EXAMPLE 1 This example describes the preparation of copper phthalocyanine pigment using partially chlorinated copper phthalocyanine crude to prepare a high-grade pigment product.
The crude partially chlorinated copper phthalocyanine is produced in a known manner by reacting phthalic anhydride, 4-chlorophthalic acid, urea, and
copper chloride in the presence of catalyst in a kerosene medium to provide the crude product. The thus formed crude (solids content of about 12 percent) is flushed from the reaction medium into concentrated sulfuric acid using 1 part of crude copper phthalocyanine percent CPC basis) to 9 parts of concentrated (98 percent) sulfuric acid.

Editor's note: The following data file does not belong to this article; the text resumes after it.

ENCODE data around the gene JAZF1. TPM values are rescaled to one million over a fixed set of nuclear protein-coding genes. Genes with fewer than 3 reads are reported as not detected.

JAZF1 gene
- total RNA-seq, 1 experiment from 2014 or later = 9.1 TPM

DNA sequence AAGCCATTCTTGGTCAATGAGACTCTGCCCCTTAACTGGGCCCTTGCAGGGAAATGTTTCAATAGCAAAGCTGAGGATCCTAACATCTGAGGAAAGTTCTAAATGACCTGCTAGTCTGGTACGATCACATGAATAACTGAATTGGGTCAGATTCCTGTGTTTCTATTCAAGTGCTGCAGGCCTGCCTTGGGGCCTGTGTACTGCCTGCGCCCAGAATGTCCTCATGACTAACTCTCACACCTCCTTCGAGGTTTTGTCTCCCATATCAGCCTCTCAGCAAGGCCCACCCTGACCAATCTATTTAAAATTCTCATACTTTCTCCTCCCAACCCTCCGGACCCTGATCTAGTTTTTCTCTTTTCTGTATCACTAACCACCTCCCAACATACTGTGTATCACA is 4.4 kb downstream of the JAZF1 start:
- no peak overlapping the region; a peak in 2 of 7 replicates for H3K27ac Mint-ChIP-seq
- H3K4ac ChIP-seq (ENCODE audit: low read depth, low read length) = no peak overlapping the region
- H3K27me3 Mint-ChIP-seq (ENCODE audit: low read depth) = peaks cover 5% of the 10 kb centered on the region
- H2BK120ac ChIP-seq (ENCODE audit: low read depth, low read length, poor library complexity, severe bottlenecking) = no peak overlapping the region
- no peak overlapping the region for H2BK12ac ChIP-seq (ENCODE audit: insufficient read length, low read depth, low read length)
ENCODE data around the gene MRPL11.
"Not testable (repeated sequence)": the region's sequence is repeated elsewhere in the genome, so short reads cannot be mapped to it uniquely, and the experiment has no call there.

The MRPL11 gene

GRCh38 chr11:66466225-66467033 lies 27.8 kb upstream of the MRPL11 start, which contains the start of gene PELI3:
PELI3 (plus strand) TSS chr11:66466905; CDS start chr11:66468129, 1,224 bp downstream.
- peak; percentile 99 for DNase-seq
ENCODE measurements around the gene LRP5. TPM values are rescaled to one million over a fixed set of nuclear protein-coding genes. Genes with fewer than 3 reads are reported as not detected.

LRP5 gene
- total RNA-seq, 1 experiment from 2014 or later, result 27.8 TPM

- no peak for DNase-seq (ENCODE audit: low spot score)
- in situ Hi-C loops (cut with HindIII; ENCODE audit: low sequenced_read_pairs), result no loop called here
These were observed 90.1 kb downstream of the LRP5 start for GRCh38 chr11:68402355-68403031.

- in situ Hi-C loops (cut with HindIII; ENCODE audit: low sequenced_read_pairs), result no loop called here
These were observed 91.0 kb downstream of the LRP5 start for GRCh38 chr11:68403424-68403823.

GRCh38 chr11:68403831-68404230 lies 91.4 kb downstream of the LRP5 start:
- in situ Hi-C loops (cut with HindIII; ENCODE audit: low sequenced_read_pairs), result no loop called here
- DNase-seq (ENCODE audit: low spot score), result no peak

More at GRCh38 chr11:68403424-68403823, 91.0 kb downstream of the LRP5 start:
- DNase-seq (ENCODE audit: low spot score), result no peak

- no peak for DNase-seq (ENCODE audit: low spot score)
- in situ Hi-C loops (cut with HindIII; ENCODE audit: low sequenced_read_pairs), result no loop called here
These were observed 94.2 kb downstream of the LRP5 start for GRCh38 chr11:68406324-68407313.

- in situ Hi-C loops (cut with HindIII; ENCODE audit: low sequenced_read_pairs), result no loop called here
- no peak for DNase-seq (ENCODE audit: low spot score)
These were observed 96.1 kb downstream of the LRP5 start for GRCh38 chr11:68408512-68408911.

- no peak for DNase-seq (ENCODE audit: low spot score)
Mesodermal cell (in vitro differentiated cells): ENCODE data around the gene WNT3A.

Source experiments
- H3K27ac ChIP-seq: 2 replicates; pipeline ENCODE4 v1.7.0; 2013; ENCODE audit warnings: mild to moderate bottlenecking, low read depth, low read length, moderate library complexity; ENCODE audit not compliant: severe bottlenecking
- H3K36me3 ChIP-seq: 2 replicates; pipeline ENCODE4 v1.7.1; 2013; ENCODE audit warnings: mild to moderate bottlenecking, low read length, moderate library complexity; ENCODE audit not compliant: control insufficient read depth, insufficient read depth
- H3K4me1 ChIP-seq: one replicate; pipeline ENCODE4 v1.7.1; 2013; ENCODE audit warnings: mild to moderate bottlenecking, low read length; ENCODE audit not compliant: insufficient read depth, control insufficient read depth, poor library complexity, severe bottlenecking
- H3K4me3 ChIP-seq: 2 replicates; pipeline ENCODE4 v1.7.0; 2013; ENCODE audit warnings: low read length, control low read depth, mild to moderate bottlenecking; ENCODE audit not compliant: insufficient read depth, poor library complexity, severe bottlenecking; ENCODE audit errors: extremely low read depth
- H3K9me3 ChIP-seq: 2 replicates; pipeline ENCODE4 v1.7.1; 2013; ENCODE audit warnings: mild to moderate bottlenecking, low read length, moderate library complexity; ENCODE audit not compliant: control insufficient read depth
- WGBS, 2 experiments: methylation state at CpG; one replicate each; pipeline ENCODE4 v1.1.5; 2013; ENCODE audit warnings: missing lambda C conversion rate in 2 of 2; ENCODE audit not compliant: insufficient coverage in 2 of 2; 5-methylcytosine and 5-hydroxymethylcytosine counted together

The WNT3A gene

The sulfuric acid solution of crude, partially chlorinated copper phthalocyanine at 30C. is mixed under conditions of high turbulence at 245 psi with water at 30C. The mixing in this first stage of operation is carried under conditions such that 4.42 gallons of acid solution of crude pigment is mixed into 1.62 gallons of water per minute. The reaction which takes place in the first-stage mixer under these described conditions results in the formation of semichlor copper phthalocyanine tetrahydrosulfate in an extremely small particle size. After a retention time of 2.6 seconds in the first-stage mixer, the particle size is within the range of 0.01 to 0.2 p. and a further dilution of the mixture is effected immediately. The acid concentration in this first-stage mixer is 74 percent and the temperature is C.